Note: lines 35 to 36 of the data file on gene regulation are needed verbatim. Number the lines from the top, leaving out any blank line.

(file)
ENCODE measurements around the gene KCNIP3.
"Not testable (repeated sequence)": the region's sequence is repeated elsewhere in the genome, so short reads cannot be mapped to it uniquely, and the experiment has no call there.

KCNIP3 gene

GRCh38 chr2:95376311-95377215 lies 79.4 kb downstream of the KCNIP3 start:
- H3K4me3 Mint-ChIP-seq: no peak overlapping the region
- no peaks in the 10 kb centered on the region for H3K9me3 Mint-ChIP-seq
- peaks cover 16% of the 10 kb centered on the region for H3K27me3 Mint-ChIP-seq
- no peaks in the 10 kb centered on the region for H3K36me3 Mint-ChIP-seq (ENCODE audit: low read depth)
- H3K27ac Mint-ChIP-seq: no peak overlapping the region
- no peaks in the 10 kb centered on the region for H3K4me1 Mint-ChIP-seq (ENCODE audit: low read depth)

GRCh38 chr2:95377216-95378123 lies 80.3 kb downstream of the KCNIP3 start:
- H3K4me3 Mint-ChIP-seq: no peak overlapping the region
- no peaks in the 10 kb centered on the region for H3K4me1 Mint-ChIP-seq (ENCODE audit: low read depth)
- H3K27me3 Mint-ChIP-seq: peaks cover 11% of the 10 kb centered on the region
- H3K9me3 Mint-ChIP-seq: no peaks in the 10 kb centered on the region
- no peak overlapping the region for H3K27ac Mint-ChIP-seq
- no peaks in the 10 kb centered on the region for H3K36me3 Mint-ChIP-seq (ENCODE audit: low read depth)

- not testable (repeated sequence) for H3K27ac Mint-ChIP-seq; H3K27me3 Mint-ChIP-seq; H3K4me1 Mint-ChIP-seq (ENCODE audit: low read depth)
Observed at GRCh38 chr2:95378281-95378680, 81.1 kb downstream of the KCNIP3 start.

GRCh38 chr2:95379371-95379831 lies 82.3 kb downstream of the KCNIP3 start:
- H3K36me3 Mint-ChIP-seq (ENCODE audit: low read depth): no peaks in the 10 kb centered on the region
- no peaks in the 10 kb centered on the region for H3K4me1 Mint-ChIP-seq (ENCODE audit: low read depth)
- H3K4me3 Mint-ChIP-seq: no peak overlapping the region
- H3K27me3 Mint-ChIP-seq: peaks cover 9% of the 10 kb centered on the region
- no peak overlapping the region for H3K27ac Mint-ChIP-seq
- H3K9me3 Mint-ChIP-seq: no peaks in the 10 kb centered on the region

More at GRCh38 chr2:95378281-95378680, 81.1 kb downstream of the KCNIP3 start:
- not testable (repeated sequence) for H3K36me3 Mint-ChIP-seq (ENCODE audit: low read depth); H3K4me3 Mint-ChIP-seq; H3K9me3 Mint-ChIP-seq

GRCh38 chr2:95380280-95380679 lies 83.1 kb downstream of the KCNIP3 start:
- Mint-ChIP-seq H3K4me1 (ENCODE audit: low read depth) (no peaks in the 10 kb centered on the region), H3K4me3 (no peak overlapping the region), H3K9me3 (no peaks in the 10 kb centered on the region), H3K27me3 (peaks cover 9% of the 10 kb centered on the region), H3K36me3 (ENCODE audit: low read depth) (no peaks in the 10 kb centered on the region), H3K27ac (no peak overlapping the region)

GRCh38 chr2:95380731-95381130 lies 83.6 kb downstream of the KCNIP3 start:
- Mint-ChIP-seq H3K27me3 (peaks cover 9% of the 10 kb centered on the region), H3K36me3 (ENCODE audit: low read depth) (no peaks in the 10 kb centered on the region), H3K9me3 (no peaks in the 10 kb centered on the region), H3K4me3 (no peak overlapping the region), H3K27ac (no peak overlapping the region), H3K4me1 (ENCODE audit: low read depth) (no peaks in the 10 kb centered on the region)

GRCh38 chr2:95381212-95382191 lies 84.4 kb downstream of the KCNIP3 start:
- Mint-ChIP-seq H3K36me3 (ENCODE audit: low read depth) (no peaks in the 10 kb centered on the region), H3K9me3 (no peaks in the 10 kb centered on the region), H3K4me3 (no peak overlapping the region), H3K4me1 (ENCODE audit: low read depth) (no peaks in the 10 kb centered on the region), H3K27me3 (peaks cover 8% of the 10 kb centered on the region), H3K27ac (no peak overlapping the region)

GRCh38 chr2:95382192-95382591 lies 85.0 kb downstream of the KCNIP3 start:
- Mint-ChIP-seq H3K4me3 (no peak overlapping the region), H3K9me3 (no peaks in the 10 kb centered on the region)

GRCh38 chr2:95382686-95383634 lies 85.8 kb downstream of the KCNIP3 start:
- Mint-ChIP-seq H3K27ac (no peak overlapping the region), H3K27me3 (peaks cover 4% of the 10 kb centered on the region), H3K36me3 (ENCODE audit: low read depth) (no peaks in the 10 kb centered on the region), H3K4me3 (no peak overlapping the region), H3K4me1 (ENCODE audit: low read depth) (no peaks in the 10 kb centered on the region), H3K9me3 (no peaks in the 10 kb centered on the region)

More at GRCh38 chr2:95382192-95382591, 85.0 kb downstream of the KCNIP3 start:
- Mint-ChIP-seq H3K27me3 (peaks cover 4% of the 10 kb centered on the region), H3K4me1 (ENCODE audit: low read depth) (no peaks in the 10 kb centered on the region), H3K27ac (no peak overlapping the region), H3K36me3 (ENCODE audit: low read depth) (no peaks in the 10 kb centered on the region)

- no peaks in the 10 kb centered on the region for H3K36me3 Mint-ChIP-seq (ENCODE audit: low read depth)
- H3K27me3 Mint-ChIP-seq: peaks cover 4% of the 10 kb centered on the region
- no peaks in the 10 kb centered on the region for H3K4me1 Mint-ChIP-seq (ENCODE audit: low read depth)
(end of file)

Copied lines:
GRCh38 chr2:95382192-95382591 lies 85.0 kb downstream of the KCNIP3 start:
- Mint-ChIP-seq H3K4me3 (no peak overlapping the region), H3K9me3 (no peaks in the 10 kb centered on the region)